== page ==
Friday, August 2, 2013

On Growing Up in Germany

As pretty much everyone who knows me knows, I grew up in Germany.
I moved there when I was just months old and lived there until I was nearly 10. I grew up going to German schools with German friends and doing gymnastics afterward, with German teammates and coaches.

This is actually not very typical, since most Americans who move to Germany usually go because one or both parents are stationed there in the military. Often they will go to international schools, where they study in English, and will therefore not learn German.

Not me. I learned German at the same time I was learning English. All my friends were German and couldn't really speak any English at all. Where I lived, our family used English as a Geheimsprache, or secret language.

That's why it always catches me off-guard when people ask me if I speak German. My usual answer is, "Yeah...I lived there for 10 years." And then I'll be reminded that most people are expecting military kids who usually don't speak it very much. Sure, some do, but a lot don't. The second thing people tell me that catches me off-guard is, "Whoa, that's so cool!" and things like that. I never really know how to respond to that question. Here's my reasons why:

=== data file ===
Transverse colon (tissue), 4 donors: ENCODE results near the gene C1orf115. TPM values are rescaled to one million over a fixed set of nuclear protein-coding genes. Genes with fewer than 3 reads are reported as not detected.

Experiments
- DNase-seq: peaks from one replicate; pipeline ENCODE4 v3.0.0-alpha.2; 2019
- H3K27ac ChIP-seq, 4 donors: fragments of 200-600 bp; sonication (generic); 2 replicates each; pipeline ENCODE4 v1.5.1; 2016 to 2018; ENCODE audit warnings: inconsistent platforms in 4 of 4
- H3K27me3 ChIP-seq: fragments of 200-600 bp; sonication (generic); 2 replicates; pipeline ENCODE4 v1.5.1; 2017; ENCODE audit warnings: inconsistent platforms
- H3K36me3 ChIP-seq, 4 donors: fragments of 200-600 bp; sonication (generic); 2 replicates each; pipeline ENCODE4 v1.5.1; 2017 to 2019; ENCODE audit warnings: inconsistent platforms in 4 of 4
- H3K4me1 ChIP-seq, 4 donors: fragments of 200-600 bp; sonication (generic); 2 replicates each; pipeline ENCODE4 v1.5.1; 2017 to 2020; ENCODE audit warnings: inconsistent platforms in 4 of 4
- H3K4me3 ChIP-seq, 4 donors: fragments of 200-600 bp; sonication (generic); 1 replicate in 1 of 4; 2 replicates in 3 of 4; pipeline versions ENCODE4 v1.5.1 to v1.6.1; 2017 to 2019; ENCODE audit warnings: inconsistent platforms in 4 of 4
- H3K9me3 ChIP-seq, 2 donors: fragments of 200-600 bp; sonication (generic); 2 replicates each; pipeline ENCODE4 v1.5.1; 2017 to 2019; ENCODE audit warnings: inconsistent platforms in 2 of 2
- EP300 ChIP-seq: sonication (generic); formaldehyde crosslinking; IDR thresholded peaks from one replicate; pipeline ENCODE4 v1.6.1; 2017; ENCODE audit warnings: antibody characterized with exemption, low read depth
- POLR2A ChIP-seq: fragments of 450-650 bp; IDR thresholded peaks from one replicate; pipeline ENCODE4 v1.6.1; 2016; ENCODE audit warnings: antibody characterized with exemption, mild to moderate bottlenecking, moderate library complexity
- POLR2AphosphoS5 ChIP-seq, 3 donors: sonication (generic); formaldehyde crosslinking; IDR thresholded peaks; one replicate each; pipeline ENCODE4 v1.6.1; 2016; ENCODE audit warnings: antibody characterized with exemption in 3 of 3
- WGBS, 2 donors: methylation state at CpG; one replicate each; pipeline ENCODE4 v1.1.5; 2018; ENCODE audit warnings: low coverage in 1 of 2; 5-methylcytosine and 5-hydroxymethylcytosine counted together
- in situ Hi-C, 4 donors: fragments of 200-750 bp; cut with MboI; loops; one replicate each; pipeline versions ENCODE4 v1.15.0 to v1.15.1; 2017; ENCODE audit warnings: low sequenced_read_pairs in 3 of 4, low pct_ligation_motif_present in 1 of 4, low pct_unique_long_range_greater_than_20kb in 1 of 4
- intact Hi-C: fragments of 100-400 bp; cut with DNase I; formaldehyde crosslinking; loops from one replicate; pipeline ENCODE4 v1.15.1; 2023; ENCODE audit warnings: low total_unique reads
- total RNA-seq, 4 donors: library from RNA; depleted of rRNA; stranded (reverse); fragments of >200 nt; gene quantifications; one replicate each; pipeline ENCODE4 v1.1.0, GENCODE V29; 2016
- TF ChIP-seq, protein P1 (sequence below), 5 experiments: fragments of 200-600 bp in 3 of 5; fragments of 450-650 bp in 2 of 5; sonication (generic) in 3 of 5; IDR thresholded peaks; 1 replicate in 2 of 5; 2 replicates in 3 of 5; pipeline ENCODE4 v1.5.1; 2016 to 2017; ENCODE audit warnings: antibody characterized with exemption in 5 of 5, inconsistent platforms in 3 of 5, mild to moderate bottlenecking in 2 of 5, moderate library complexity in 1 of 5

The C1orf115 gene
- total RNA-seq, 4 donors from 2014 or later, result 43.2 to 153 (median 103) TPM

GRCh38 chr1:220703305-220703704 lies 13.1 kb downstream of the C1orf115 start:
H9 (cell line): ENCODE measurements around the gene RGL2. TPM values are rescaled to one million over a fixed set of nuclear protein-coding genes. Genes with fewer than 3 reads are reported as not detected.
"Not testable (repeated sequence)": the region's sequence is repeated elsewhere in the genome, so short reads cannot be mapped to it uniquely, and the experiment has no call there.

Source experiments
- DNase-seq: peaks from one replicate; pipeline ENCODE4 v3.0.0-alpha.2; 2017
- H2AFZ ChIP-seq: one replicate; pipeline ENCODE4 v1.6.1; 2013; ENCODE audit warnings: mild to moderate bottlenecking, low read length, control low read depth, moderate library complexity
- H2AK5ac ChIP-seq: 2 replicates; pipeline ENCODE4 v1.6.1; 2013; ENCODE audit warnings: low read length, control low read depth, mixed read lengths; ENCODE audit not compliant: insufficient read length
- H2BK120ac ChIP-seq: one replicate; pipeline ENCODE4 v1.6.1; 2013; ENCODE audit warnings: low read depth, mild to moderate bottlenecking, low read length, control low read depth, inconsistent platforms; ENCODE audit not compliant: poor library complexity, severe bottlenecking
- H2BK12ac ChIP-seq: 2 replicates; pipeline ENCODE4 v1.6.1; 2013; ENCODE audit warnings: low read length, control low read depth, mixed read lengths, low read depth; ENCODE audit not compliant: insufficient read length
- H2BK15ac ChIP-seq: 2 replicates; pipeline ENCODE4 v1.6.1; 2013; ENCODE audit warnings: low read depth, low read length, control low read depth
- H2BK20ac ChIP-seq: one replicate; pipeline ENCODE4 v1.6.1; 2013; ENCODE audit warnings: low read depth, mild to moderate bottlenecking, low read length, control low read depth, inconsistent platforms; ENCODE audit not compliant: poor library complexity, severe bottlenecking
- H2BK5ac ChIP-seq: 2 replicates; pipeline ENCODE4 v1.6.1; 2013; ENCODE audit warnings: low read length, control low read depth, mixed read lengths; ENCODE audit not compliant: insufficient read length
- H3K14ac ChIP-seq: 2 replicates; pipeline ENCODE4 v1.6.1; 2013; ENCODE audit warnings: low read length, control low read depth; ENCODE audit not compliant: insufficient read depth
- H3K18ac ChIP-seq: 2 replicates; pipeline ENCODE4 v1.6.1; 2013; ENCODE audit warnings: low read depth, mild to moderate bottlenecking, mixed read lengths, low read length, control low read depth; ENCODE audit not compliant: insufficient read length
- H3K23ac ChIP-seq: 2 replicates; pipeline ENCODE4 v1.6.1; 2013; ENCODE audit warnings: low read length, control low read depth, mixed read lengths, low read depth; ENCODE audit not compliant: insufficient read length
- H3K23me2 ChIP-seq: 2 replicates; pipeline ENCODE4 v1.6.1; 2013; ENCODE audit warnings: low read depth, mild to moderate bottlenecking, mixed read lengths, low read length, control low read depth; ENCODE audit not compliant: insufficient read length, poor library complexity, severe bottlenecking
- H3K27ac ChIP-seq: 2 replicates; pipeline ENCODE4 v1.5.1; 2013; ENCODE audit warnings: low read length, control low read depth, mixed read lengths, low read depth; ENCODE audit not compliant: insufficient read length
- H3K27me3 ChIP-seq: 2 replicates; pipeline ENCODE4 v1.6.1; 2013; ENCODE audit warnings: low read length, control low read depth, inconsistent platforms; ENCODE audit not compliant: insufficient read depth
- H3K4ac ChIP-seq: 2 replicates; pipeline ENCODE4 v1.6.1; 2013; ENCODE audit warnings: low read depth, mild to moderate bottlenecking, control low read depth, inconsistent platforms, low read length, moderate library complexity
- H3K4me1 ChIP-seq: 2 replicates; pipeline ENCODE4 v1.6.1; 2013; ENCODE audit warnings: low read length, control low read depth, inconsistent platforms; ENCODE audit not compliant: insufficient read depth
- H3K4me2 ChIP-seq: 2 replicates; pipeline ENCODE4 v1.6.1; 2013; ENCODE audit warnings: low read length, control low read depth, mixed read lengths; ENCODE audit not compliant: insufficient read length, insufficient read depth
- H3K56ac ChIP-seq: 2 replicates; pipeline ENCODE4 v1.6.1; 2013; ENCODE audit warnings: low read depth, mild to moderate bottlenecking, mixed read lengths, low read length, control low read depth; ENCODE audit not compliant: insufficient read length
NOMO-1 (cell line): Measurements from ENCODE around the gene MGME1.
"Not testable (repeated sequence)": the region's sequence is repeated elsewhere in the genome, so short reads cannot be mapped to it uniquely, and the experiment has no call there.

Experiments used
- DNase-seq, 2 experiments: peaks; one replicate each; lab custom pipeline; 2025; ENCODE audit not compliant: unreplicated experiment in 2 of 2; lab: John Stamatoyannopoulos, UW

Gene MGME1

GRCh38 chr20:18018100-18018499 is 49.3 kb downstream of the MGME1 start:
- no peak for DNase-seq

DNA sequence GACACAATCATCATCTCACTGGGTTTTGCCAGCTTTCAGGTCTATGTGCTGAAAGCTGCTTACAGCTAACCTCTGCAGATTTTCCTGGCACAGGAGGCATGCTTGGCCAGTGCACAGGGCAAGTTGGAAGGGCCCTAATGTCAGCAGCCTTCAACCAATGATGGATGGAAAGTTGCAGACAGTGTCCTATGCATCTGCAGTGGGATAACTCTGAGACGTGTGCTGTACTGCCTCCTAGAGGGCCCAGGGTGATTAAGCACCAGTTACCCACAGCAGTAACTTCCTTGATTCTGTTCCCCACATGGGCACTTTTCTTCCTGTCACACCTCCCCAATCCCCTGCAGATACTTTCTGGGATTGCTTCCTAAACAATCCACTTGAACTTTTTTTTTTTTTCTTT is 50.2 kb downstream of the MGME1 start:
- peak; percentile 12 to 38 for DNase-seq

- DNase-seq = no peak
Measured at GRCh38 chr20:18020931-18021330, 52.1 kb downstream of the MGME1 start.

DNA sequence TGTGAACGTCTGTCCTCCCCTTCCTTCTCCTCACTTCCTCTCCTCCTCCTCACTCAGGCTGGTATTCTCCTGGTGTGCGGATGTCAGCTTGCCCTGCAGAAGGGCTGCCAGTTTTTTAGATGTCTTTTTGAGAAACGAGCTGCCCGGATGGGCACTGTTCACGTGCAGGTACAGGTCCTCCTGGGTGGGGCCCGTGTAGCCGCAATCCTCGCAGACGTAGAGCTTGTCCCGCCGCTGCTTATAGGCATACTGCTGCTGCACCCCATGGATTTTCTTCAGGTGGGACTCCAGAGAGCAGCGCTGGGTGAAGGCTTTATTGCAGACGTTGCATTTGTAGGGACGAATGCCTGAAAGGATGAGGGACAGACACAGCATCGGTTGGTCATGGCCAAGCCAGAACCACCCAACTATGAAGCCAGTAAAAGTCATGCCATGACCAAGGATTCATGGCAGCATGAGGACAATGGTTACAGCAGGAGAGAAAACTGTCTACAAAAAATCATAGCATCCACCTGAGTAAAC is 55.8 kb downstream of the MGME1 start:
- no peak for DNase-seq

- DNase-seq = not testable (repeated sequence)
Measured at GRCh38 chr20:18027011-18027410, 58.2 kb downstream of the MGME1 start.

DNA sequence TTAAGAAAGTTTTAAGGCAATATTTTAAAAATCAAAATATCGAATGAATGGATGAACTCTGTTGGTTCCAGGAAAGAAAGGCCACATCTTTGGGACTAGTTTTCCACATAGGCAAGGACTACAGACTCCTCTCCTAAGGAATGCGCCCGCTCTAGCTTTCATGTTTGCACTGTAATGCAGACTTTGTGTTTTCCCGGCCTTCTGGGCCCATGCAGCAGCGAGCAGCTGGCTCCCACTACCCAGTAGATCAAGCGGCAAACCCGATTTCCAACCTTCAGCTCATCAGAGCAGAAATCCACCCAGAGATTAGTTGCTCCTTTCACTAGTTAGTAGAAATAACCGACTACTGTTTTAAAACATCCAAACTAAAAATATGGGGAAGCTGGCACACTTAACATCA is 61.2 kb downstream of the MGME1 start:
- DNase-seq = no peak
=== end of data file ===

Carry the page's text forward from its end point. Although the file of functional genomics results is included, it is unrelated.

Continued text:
1. I grew up there. That was my life.
        2. I don't know what it's like to grow up as an American. I always considered myself more Euro-kid.
        3. I was completely surrounded by Germans so I don't notice anything "so cool" about it. They're just people, like you and me.
        4. Since I speak German, I don't think there's anything cool or strange about how it sounds. I don't know how it sounds to non-German speakers because I never didn't know German.
        5. To me, being a MCK (multi-cultural kid) is normal. I have no idea what it's like to just be from one country completely. To me, being in Germany was a normal childhood. I don't know what a "normal childhood" constitutes for non-MCKers.

I don't know if I'm explaining it exactly how I mean it, but I can't think of another way to put it. It's just, to me, being raised in Germany seems normal because that was my life. To others, being raised however they were raised seems normal to them because that was their life. You see what I mean?

There is no one standard for what's normal. So what might seem way-out-there-awesome to someone is completely normal to someone else, and vice-versa.

Just rambling...that was just something I observed that I wanted to share my feelings on.

1 comment:

  1. "We accept the reality of the world with which we are presented." Christof, the Truman Show.